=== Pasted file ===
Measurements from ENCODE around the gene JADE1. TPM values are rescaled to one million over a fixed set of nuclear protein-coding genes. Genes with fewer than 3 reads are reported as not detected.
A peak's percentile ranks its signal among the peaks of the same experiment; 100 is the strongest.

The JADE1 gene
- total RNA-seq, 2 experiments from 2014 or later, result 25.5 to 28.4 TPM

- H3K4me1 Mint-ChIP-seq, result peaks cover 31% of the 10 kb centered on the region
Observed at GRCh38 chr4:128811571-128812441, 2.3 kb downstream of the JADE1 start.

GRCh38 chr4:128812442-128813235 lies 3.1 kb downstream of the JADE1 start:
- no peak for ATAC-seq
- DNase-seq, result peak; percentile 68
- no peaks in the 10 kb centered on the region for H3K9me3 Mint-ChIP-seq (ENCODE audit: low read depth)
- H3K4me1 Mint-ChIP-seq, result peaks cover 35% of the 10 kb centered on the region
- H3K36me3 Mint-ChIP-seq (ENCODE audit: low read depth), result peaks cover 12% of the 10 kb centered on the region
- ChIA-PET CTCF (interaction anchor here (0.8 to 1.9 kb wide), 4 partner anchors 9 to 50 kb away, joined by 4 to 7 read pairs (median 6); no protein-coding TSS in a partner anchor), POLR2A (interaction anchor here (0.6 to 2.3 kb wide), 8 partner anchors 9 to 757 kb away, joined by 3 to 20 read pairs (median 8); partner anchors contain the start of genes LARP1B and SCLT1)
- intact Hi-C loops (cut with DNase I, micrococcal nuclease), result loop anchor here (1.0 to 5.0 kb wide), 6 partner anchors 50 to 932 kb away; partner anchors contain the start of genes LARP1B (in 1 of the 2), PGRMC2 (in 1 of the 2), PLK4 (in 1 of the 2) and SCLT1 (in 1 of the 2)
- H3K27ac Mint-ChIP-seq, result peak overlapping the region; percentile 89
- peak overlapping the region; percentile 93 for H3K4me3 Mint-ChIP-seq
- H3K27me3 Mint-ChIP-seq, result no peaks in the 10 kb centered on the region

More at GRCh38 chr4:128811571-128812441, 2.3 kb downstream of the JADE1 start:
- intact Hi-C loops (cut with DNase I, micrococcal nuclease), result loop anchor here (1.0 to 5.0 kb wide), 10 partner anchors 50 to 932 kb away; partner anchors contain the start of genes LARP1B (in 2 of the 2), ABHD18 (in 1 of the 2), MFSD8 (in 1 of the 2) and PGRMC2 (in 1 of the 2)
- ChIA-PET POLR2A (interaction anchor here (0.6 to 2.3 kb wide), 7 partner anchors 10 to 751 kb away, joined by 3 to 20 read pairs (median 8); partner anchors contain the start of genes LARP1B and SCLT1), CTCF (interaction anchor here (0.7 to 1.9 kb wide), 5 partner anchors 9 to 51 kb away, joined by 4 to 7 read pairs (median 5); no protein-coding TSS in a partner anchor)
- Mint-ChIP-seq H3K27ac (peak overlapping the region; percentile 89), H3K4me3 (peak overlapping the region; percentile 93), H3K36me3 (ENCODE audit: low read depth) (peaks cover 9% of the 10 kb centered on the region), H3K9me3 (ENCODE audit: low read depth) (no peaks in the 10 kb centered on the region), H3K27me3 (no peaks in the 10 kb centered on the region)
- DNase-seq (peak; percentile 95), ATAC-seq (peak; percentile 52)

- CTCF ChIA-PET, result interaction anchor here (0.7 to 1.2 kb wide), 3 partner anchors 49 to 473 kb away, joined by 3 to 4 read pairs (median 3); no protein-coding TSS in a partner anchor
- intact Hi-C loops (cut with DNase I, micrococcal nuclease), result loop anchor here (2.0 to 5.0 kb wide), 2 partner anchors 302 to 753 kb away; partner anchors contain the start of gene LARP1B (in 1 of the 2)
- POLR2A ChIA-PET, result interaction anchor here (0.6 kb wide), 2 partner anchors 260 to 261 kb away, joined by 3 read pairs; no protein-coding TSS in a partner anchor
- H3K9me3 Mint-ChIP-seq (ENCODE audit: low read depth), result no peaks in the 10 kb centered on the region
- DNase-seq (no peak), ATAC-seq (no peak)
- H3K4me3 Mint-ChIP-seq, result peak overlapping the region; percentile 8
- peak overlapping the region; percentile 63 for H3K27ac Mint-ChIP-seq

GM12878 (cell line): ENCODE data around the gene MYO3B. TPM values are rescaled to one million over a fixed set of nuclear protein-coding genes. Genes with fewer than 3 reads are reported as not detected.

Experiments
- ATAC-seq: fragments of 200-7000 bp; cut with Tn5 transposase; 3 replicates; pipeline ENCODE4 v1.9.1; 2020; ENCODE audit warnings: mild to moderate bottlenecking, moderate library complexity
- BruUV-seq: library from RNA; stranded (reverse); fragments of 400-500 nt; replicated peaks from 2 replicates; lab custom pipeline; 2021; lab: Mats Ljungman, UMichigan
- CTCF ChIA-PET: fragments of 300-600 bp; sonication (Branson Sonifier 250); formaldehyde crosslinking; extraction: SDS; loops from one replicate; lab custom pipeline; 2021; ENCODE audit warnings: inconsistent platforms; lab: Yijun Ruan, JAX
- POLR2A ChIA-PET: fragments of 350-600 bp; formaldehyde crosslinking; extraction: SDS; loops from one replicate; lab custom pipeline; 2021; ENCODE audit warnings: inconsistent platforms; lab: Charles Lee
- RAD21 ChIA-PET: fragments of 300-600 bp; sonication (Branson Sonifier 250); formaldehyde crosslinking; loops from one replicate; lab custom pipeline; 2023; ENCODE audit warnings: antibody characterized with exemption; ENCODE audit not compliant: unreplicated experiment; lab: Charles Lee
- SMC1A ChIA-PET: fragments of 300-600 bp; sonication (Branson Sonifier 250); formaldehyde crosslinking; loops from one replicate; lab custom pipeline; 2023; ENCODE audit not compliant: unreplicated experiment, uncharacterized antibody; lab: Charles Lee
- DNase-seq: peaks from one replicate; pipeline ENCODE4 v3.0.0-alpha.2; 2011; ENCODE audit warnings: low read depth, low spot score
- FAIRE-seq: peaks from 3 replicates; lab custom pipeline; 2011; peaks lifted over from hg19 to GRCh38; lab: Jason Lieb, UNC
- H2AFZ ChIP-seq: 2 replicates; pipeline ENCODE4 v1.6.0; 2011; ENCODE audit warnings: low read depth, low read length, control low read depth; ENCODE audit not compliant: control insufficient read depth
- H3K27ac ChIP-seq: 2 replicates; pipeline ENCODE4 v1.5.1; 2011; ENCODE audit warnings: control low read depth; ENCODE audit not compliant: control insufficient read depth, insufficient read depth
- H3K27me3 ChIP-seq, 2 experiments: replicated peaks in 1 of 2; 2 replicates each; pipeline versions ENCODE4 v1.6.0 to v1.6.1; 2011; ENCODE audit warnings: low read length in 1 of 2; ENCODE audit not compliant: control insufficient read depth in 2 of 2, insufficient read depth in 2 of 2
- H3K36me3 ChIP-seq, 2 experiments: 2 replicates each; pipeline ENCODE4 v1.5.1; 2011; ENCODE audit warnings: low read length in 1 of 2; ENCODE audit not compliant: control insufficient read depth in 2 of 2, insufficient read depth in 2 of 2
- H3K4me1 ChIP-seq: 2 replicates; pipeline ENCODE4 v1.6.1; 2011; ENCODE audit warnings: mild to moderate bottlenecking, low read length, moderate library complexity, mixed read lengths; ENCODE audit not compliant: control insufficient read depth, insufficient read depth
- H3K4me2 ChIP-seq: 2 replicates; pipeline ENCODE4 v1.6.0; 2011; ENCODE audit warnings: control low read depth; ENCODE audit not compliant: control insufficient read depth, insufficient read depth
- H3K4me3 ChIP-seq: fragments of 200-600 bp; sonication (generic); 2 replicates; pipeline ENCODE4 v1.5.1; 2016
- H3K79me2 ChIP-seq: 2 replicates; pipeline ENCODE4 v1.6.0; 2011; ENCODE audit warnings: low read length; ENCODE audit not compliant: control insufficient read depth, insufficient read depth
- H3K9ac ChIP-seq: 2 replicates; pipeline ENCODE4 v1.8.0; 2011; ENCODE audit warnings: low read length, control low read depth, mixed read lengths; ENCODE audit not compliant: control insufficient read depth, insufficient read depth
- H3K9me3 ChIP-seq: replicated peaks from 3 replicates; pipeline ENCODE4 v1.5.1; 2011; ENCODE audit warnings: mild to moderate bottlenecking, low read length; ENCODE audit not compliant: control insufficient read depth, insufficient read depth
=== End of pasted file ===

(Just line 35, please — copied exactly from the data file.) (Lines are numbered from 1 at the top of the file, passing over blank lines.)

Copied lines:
- POLR2A ChIA-PET: fragments of 350-600 bp; formaldehyde crosslinking; extraction: SDS; loops from one replicate; lab custom pipeline; 2021; ENCODE audit warnings: inconsistent platforms; lab: Charles Lee